Teaching Them To Be Themselves
Peer pressure is the thing that makes kids smoke cigarettes, do drugs and read pornographic magazines by the time they reach middle school. As countless PSAs and after-school specials taught us, we must teach our kids to be themselves and never give two halves of a frack about what their "friends" think.
But in Reality...
Remember that smelly kid in school, who never washed his hair, had no friends and once pissed in the sink at that party he wasn't invited to? That's your kid, without peer pressure. A study conducted at the University of Virginia showed that kids who were exposed to peer pressure around the ages of 12 and 13 turned out to be way more well-adjusted than the ones who weren't. They better understood the need to accommodate and make compromises when confronted with social pressure, rather than the "I'll just take my ball and go home" attitude they adopt otherwise.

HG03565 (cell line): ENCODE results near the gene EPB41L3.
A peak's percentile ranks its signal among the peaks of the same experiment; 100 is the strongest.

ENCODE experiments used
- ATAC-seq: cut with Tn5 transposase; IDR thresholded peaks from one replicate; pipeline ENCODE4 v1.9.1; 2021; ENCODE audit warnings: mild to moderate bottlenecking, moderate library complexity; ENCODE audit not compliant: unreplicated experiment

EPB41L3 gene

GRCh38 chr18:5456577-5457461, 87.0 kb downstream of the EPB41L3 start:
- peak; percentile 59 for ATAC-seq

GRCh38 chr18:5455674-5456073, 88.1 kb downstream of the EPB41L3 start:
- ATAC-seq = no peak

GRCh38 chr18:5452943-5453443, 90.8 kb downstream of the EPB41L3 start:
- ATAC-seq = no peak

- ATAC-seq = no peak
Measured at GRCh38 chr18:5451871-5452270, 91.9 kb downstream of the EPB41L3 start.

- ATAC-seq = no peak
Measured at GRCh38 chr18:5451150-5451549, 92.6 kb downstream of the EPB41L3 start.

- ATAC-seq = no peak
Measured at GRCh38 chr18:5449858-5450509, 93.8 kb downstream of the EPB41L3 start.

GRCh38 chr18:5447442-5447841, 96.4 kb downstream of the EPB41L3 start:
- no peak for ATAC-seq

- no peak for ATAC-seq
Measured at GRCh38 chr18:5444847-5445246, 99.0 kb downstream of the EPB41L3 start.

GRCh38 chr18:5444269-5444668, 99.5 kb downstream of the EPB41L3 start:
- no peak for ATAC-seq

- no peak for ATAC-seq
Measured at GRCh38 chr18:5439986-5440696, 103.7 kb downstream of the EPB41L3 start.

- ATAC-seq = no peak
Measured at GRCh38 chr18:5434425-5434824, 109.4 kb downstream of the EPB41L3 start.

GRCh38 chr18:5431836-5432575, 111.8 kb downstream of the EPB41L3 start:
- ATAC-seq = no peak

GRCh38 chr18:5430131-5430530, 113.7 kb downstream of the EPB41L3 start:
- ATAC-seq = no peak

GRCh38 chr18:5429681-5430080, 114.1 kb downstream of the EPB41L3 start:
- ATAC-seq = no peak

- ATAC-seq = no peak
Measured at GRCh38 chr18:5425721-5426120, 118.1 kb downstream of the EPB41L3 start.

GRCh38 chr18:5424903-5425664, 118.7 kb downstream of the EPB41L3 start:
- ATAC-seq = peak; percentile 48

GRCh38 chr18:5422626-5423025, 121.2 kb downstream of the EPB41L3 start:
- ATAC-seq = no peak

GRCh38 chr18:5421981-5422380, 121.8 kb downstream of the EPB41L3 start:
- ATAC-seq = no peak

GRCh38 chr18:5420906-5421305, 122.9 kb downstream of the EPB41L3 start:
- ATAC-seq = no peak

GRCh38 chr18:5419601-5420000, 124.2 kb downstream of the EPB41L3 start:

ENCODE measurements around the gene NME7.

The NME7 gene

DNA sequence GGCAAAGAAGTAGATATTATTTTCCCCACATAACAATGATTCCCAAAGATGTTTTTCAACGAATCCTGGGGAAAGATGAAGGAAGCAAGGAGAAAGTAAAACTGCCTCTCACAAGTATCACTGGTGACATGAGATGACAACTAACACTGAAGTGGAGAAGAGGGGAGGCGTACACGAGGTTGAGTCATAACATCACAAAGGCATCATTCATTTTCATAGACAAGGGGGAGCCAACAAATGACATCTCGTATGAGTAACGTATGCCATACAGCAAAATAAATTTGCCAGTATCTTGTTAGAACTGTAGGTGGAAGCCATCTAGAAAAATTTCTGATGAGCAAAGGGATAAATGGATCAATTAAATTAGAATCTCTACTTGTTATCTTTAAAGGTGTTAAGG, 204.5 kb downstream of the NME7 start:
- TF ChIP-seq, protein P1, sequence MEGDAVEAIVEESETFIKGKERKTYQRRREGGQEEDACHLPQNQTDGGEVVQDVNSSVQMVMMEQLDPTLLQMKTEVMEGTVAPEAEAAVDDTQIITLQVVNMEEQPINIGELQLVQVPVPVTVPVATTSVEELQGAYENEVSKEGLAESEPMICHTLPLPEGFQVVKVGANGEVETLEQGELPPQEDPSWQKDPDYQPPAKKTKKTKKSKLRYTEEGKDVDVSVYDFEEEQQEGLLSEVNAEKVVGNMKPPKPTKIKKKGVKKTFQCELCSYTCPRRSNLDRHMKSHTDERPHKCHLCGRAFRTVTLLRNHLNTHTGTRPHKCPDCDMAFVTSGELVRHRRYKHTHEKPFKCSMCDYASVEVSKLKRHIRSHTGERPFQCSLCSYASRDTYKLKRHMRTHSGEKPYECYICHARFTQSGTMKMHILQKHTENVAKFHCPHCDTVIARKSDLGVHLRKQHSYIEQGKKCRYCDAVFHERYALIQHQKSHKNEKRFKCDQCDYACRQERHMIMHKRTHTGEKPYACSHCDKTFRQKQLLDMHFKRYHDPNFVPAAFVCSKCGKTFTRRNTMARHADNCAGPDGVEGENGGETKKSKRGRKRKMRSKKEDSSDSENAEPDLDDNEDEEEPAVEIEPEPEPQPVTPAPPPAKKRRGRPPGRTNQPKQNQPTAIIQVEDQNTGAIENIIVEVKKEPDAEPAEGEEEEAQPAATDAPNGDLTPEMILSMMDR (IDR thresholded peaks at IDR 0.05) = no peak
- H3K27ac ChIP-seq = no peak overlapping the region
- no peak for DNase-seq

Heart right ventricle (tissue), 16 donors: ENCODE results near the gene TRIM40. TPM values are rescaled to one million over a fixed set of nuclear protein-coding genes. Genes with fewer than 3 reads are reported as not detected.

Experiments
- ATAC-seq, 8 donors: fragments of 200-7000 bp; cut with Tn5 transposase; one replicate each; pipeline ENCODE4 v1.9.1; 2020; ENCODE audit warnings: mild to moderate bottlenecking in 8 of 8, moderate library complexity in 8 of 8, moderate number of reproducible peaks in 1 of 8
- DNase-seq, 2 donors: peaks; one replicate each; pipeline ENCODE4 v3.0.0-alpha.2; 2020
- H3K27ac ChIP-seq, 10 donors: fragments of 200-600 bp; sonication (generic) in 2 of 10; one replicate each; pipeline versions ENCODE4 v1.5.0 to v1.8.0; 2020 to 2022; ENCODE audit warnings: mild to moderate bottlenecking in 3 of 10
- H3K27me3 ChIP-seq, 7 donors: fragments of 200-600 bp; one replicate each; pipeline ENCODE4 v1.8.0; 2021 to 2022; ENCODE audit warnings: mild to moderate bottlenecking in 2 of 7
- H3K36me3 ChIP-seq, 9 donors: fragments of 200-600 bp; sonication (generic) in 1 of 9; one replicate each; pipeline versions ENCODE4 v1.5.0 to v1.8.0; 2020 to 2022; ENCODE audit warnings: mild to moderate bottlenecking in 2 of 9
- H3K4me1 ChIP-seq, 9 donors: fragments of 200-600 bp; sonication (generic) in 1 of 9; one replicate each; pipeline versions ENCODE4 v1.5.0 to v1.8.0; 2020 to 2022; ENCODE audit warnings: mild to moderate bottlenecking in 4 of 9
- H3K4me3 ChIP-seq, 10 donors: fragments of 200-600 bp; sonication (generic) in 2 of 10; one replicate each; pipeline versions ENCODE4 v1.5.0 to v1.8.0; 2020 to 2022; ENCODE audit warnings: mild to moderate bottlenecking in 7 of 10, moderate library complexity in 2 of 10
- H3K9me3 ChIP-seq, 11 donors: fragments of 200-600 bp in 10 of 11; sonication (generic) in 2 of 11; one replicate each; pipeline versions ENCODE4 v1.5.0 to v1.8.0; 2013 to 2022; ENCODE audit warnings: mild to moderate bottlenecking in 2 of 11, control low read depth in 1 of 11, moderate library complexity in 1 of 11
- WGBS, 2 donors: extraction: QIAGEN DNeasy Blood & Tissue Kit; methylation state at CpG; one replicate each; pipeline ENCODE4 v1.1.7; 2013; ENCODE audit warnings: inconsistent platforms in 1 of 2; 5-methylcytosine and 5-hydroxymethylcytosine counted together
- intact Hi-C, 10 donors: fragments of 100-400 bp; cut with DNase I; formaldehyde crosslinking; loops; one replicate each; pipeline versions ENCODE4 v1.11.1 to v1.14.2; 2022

The kids who were taught to be themselves no matter what didn't become walking clones of James Dean. They actually turned out less engaged, socially challenged and statistically less intelligent, their GPAs dropping almost an entire letter grade.
Maybe more importantly, when you actually give a damn about how people view you, it develops a skill of reading the most subtle changes in people's emotional states, leading ultimately to a heightened sense of empathy. In this socially awkward age of the Internet, it turns out peer pressure at the right time can basically give you superpowers.
A bit of humour , with a pearl of wisdom in there ,to lighten things up in this thread .
Edited by The Ratiocinator, 26 October 2012 - 04:35 PM.